第二讲路由器结构及路由协议

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第二讲路由器结构及路由协议

OUTLINEInternet– intra-domain: RIP, OSPF– inter-domain: BGP


What does router look like?>


Shared BackplaneCPURouteTableBufferMemoryCPUMemoryLineInterfaceLineInterfaceLineInterfaceLineInterfaceMACMACMACTypically


CPURouteTableBufferMemoryLineCardLineCardLineCardBufferMemoryFwdingCacheMACBufferMemoryFwdingCacheMACBufferMemoryFwdingCacheMACTypically


Switched BackplaneLineCardCPUCardLineCardLineInterfaceCPULocalBufferMemoryRoutingTableLocalBufferMemoryMemoryFwdingTableFwdingTableMACMACTypically


(CRS)Optical links100sof metresSwitch Core>Linecards0.3 - 100Tb/s routers in development


1. MooreMoore 2. Moore


1:Internet1000010000Spec95Int CPU results10002x / 18 months1001011985 1990 1995 20000,12x / 7 months1985 1990 1995 2000TDM DWDM10001001010,1Fiber Capacity (Gbit/s)


DRAM10001980 1983 1986 1989 1992 1995 1998 2001Access Time (ns)1001010.1Moore’s Law2x / 18 months0.010.001


Juniper T640


OUTLINEInternet– intra-domain: RIP, OSPF– inter-domain: BGP


Network layer functions network layer protocolsin every host, routerthree important functions: path determination: routetaken by packets fromsource to dest. Routingalgorithms Route Look uplook up the route tableand match the specificroute for a packet forwarding: movepackets from router’sinput to appropriaterouter outputapplicationtransportnetworkdata linkphysicalnetworkdata linkphysicalnetworkdata linkphysicalnetworkdata linkphysicalnetworkdata linkphysicalnetworkdata linkphysicalnetworkdata linkphysicalnetworkdata linkphysicalnetworkdata linkphysicalapplicationtransportnetworkdata linkphysical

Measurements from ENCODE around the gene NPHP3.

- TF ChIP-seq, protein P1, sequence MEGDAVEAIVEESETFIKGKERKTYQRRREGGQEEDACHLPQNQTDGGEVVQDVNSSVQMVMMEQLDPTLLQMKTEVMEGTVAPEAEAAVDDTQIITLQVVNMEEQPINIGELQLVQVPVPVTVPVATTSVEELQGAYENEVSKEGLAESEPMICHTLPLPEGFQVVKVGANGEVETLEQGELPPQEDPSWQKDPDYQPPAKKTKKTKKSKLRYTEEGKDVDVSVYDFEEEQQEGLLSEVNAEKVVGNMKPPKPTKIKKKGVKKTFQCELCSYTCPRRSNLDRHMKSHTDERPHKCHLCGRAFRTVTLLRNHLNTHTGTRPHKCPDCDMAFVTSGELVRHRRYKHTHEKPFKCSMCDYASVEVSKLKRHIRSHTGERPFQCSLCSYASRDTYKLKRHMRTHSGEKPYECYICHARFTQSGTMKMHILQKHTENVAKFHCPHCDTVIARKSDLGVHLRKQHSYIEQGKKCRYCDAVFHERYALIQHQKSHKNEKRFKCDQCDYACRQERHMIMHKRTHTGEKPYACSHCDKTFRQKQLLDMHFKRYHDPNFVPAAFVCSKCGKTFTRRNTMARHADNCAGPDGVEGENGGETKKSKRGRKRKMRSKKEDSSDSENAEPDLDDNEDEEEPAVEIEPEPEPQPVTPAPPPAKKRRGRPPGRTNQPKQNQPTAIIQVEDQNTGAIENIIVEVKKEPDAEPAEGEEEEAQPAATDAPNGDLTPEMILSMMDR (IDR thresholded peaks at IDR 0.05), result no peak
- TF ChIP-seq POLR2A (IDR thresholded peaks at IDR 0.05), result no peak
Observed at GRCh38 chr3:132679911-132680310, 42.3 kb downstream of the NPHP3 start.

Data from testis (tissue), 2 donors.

Routing and ForwardingDefault toupstreamrouterADRR1R4>RR2BR5ER3RNetForwarding: determine next hopRouting: find end-to-end pathsABCDEdefaultCNxt HopNetR1DirectR3R1R3R1ABCDEdefaultNxt HopR4R3R3R4DirectR4NetABCDEdefaultNxt HopR2R2DirectR5R5R2


Network service modelQ: What service model for“channel” transportingpackets from sender toreceiver? guaranteed bandwidth? preservation of interpackettiming (no jitter)? loss-free delivery? in-order delivery? congestion feedback tosender?The most importantabstraction providedby network layer:?? ?virtual circuitordatagram?service abstraction